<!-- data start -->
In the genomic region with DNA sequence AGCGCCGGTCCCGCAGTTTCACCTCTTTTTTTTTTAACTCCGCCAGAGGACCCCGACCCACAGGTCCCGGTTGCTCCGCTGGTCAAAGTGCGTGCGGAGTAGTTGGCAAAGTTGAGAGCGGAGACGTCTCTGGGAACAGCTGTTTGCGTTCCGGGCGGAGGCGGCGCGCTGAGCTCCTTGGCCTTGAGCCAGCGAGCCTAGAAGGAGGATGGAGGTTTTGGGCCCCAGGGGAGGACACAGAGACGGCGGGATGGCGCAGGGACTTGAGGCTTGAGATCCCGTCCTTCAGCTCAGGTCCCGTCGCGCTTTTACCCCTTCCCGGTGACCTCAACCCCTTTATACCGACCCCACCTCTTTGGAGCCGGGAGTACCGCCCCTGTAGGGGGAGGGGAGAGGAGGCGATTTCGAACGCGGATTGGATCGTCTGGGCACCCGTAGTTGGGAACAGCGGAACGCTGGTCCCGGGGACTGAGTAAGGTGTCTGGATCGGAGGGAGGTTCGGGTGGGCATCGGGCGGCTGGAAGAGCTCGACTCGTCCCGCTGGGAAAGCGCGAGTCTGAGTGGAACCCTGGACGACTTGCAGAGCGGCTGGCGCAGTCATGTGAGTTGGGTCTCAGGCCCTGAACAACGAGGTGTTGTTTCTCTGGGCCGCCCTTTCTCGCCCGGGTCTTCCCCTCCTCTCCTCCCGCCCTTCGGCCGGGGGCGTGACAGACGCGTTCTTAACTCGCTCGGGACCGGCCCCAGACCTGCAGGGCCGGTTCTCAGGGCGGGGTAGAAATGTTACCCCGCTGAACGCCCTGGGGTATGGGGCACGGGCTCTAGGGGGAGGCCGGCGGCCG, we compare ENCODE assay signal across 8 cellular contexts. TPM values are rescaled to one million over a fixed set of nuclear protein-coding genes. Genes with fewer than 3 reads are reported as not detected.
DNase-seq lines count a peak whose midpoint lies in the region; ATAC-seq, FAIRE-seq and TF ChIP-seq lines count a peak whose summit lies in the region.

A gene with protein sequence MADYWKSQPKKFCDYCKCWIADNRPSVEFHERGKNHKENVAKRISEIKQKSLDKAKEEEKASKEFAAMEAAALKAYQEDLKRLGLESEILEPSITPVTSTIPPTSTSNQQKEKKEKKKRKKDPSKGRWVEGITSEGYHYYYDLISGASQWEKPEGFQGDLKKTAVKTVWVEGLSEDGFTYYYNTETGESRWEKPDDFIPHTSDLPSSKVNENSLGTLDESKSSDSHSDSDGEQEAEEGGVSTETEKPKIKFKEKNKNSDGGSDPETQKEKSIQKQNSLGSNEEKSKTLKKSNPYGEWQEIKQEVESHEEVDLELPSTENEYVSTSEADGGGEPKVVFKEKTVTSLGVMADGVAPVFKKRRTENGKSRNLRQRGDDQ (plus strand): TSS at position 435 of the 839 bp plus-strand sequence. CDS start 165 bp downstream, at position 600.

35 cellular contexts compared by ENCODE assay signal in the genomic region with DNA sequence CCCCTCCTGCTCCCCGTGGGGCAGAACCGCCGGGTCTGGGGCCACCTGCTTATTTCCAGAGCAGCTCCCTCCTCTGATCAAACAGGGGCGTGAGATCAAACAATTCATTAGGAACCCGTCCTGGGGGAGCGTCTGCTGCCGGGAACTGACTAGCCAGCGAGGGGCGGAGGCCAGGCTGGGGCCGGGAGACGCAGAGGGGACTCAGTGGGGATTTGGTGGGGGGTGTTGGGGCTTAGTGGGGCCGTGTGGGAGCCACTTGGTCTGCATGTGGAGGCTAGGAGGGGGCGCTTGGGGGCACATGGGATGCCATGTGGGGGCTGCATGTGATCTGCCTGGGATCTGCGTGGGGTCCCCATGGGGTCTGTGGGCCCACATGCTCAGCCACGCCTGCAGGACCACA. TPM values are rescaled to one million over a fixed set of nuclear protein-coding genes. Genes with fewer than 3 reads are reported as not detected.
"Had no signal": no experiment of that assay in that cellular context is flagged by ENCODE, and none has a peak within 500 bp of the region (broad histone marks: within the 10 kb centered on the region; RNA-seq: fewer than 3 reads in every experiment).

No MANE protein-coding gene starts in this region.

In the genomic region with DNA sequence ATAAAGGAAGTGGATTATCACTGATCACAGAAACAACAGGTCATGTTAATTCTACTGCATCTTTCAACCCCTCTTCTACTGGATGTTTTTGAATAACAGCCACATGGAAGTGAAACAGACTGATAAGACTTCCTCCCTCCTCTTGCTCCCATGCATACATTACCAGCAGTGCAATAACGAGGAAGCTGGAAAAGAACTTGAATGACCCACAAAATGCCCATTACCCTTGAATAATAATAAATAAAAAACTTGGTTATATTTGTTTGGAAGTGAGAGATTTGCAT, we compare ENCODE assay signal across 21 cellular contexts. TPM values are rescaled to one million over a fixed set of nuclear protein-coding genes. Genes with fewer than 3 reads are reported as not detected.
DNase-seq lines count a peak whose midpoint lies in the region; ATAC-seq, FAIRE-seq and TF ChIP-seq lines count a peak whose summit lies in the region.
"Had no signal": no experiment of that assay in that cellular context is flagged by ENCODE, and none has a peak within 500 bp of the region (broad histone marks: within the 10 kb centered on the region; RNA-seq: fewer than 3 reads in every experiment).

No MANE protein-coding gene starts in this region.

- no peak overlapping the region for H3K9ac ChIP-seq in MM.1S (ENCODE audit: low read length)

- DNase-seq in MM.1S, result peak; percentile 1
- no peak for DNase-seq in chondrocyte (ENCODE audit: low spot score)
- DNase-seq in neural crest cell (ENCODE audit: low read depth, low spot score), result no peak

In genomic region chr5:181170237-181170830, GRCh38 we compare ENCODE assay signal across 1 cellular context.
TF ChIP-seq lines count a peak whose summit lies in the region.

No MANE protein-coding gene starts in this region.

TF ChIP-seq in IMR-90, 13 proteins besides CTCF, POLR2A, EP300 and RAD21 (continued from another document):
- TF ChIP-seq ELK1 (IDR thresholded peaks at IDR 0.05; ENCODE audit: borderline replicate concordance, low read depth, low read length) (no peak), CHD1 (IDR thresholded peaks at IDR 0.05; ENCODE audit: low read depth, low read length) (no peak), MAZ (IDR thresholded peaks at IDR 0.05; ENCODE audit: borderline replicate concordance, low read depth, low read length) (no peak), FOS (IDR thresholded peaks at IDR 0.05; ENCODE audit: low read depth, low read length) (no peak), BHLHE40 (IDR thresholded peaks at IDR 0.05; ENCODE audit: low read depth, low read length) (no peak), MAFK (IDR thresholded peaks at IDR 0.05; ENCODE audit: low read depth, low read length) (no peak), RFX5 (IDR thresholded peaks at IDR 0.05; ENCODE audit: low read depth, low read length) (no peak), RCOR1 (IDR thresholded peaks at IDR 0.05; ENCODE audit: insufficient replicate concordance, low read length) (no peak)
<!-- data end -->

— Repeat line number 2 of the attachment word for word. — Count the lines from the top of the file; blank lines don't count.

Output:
DNase-seq lines count a peak whose midpoint lies in the region; ATAC-seq, FAIRE-seq and TF ChIP-seq lines count a peak whose summit lies in the region.